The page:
Cheat Sheets - Tiger Tateishi

Nieves and 50 Watts


Cheat Sheets by Tiger Tateishi / ISBN 9783907179529 / 100-page paperback, 7.7 x 10 inches, b/w art throughout / co-published by Nieves and 50 Watts / published September 2023

Want to place a wholesale order? You can find most 50 Watts publications on Faire, and/or you can email will AT for a full list (I distribute a few books not on Faire).


Cheat Sheets is a new edition of Tiger Tateishi's incredible 1982 comics collection.

Tiger Tateishi first began drawing cartoons in 1964, inspired by copies of MAD Magazine which occupation forces had left behind. Before moving to Milan in 1969, Tateishi regularly contributed to manga magazines. In Milan, while working for Ettore Sottsass at Olivetti, he began creating the stunning comic panel layout paintings posthumously collected in the book Moon Trax. Also around this time, as Fumiko Tateishi explains, Tiger "had a strong desire to make a real comic book, and spent almost five years working on the pictures for Tora No Maki [presented here as Cheat Sheets]. At first, Penguin Books in London were considering publishing it, and they had the originals for quite a while, but after a call from Seigow Matsuoka at Kousakusha in Tokyo, the book was eventually brought out in Japan."

Cheat Sheets presents these comics in a single volume for the first time outside of Japan. Welcome to the strange world of the hermit Arara Sennin.

(For those who have purchased the book, here is a PDF which includes the titles of the comics.)


"Tiger Tateishi was a master cartoonist and this book is proof of that--each page presents genius explorations on the medium that will blow your mind with just simple black lines. I'm so excited this book was published because finding these comics is pretty much impossible now a days. Super recommended!" -- Inés Estrada, the excellent cartoonist who sells the book at her Gato Shop

"A special treat for the comics æsthete!... Read once for fun. Read again to ponder the illusory nature of reality. Then read (at least) one more time to study how Tateishi does it."--Copacetic Comics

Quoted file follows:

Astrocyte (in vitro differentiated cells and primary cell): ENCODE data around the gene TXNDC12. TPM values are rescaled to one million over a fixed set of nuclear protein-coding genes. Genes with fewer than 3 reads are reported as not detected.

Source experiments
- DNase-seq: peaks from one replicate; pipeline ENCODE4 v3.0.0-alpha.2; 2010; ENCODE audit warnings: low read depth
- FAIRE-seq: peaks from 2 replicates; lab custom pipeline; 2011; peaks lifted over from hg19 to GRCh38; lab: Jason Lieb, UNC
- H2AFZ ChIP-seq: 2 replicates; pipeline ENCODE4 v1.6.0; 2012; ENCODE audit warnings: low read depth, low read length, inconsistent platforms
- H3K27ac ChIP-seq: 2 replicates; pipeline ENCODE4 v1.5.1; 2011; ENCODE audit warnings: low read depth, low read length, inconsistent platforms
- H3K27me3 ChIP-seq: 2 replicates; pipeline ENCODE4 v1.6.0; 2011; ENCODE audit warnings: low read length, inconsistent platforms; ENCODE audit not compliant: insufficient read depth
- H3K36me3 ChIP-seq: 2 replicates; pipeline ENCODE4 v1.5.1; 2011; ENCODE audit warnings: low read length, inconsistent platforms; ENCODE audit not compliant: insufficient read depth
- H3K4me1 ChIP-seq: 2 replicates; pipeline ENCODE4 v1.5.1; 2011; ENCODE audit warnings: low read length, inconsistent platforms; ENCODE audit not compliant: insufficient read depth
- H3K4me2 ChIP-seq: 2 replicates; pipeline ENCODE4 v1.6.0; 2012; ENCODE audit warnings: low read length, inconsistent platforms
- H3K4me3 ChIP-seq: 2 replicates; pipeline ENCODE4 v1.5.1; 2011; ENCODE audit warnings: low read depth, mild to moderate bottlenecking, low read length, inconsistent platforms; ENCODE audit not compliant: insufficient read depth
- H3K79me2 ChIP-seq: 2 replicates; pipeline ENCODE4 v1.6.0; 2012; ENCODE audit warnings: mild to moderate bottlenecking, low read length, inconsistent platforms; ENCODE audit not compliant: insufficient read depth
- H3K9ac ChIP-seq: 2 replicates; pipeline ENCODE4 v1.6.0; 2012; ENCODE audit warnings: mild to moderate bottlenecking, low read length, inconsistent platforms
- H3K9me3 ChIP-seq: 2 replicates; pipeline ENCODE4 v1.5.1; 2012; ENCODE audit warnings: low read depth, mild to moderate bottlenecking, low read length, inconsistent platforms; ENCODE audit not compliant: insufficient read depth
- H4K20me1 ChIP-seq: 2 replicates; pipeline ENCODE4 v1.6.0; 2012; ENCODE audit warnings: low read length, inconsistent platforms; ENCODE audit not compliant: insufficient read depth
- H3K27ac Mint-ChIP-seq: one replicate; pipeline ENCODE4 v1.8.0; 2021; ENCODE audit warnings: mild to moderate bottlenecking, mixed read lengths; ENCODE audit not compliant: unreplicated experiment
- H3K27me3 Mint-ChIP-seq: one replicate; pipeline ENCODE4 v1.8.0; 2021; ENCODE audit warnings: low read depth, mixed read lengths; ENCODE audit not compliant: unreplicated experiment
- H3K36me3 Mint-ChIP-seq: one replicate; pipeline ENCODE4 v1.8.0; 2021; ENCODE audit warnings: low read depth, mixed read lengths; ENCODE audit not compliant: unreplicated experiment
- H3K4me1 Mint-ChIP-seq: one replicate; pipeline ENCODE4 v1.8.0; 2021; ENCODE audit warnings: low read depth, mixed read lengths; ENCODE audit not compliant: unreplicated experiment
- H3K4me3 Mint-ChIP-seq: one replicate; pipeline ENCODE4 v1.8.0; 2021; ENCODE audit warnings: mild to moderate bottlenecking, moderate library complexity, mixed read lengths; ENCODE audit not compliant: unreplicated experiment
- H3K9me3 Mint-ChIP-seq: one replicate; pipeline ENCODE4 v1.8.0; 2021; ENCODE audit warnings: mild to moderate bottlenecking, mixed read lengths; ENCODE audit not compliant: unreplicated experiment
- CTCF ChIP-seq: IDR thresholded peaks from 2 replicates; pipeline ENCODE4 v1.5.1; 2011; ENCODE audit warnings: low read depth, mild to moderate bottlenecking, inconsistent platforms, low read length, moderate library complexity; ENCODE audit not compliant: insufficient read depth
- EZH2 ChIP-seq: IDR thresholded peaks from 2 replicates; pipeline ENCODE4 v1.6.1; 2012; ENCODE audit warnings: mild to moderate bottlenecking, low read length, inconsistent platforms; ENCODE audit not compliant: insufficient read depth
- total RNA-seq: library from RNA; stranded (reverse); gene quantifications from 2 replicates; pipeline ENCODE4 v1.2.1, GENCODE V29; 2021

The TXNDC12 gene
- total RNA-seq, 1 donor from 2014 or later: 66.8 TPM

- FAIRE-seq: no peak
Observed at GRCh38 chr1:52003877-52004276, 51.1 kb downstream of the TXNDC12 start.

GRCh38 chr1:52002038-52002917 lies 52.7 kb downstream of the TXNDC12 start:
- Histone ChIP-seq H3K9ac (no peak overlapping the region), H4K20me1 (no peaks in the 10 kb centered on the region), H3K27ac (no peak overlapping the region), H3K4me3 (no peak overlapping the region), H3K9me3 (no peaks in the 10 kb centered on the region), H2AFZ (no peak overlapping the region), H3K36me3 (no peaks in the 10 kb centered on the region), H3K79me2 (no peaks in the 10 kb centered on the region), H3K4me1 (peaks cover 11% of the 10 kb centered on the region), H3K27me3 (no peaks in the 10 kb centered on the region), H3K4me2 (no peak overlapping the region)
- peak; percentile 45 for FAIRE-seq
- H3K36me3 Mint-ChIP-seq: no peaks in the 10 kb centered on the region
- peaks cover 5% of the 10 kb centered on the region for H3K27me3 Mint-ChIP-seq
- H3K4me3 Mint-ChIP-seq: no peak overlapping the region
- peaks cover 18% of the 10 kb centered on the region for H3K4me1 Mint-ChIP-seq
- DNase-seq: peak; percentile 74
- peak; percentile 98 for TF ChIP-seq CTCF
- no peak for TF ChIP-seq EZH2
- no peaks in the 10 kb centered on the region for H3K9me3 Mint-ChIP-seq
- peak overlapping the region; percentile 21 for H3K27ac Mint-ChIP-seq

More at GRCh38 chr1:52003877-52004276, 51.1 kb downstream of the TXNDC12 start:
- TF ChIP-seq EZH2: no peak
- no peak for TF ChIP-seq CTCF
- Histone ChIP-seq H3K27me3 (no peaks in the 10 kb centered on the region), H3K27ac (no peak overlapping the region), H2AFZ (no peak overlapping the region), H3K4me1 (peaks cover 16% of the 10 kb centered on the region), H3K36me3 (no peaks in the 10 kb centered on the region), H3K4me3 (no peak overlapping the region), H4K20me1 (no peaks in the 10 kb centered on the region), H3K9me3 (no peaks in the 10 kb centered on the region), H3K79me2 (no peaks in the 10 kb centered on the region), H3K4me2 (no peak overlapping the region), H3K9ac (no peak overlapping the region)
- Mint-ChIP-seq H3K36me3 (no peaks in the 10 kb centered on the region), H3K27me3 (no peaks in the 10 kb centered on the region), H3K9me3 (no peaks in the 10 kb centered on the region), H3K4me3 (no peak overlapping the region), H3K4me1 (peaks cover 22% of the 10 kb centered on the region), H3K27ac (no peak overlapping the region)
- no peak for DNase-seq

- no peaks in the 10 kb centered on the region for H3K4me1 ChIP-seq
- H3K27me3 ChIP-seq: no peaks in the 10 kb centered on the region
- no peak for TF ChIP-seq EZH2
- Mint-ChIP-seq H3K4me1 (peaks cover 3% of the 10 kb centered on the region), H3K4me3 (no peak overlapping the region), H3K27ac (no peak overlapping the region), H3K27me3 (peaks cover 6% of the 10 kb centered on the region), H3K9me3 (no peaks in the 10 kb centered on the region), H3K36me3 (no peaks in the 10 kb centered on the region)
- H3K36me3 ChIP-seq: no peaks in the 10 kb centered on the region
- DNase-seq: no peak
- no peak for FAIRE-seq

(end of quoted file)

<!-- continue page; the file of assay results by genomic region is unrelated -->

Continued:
"In terms of manga reprinted for the American market, one might recommend these strips to fans of Maki Sasaki or Shigeru Sugiura, although I think Tateishi’s nonsense is far more approachable. Like Abner Dean, Tateishi is someone whose work I first encountered on an internet where images could easily be shared, that blew my mind with how out of time they seemed. Here is a psychedelia looking for a good time outside the constraints of language... In a Tateishi comic, a shape or an animal, is merely the line that defines it. It can be translucent, and rearranged. Even the horizon line can be pulled like a piece of string. To exist on the image plane is to be subject to being rearranged, discombobulated. The world of drawing can be redrawn. It is a game of a particular sort: wherever there are rules, someone can cheat, and at the end of the day—which might well be one of those sunsets where the sun rolls off like a gear—Tiger Tateishi wins."--Brian Nicholson, The Comics Journal


Tiger Tateishi, from a 1976 letter to SD Magazine: "Here in Milan, the hustle and bustle before Christmas and the fog are creating a special atmosphere. Apart from my work as a painter and illustrator, I have started doing cartoons again and am currently laboring away on those. All of them are very short pieces of a single page or at most three, and when I have accumulated 60 or 70 pages or so, I plan to start looking for a publisher in the UK or perhaps the Netherlands."


Fumiko Tateishi, as quoted in Moon Trax: "Around that time [1964], old issues of the American satirical magazine MAD, which the occupation forces had left behind, were popping up in second hand bookstores. I got hold of a copy and showed it to Tateishi, who found it hysterically funny. When he was a kid, he had always wanted to be a designer or an artist or a cartoonist, he said. From the end of 1964, he started drawing cartoons in earnest [...] In 1968, he published The Collected Cartoons of Tiger Tateishi at his own expense, and some of those pieces also appeared in the French magazine Plexus. He also encountered Kunio Nagatani and Fujio Akatsuka, and began drawing for the magazine Manga No. 1, which Akatsuka had launched, and he was busy working with Akatsuka and his friends for Shonen Sunday and other magazines as well."


About the author: Kōichi “Tiger” Tateishi worked in a variety of media including comic books, illustrated books, painting, sculpture, and ceramics during his prolific career. Inspired by science fiction, including Robert Sheckley’s early stories, his enigmatic works explored reality and its limitations. In 1966, his work was featured in the acclaimed 15th Yomiuri Independent Exhibition. In 1969, Tateishi relocated to the city of Futurism, Milan in Italy, and began working in the studio of Ettore Sottsass, bringing the ideas of the architect and designer to life. During this time, Tateishi’s personal artwork moved closer to visual narratives as he made several oil tableaux infused with science-fiction themes. Upon his return to Japan in 1982, he produced daily comics embracing the nonsense genre. Tiger Tateishi passed away at only 56 years of age, but is fondly remembered for the zest and energy of his mind-bending works, which invigorated the Japanese pop-art scene.

Note: if you own the mind-blowing Japanese Tateishi collection TRA, these comics are included in that as well, though at a smaller format and kind of buried. I think they come to life in this 50 Watts/Nieves book!

For customers outside the US, it may be easier to order from Nieves.

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